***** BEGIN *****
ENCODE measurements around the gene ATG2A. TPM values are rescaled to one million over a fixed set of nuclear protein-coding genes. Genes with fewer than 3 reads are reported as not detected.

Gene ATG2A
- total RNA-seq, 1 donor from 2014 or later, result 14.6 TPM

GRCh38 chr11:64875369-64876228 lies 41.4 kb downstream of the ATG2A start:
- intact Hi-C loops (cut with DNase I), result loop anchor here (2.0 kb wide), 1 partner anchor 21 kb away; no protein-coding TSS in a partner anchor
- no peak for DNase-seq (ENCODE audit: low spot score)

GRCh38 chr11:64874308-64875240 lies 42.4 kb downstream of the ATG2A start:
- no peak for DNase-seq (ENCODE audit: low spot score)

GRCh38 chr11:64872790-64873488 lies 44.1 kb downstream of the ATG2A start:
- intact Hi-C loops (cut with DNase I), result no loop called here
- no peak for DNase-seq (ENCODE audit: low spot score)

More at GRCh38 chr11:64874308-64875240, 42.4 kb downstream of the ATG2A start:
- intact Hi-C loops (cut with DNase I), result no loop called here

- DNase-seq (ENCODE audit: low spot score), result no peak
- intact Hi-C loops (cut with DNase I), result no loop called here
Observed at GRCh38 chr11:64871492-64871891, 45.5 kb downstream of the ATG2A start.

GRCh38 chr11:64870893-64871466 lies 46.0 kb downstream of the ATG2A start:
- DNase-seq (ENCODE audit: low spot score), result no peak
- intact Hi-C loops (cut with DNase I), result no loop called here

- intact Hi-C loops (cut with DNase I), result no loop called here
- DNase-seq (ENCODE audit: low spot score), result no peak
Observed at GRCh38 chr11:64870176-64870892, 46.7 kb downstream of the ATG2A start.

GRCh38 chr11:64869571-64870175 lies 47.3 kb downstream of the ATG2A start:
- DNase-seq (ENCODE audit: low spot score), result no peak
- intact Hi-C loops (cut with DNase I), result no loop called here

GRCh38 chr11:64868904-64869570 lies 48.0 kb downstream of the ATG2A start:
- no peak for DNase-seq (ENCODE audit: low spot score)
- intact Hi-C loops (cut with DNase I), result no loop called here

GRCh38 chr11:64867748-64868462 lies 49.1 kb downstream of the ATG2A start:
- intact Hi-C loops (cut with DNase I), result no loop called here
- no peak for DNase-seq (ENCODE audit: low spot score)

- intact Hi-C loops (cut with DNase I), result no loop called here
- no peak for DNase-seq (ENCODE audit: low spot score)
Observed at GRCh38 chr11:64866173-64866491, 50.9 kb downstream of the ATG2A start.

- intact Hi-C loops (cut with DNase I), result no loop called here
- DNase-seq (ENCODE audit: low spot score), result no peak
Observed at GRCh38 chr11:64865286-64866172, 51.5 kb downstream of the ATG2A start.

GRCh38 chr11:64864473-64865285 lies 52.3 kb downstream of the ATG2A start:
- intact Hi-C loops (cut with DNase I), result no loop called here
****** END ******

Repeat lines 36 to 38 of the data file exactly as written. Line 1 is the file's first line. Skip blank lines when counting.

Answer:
- DNase-seq (ENCODE audit: low spot score), result no peak
Observed at GRCh38 chr11:64865286-64866172, 51.5 kb downstream of the ATG2A start.

GRCh38 chr11:64864473-64865285 lies 52.3 kb downstream of the ATG2A start: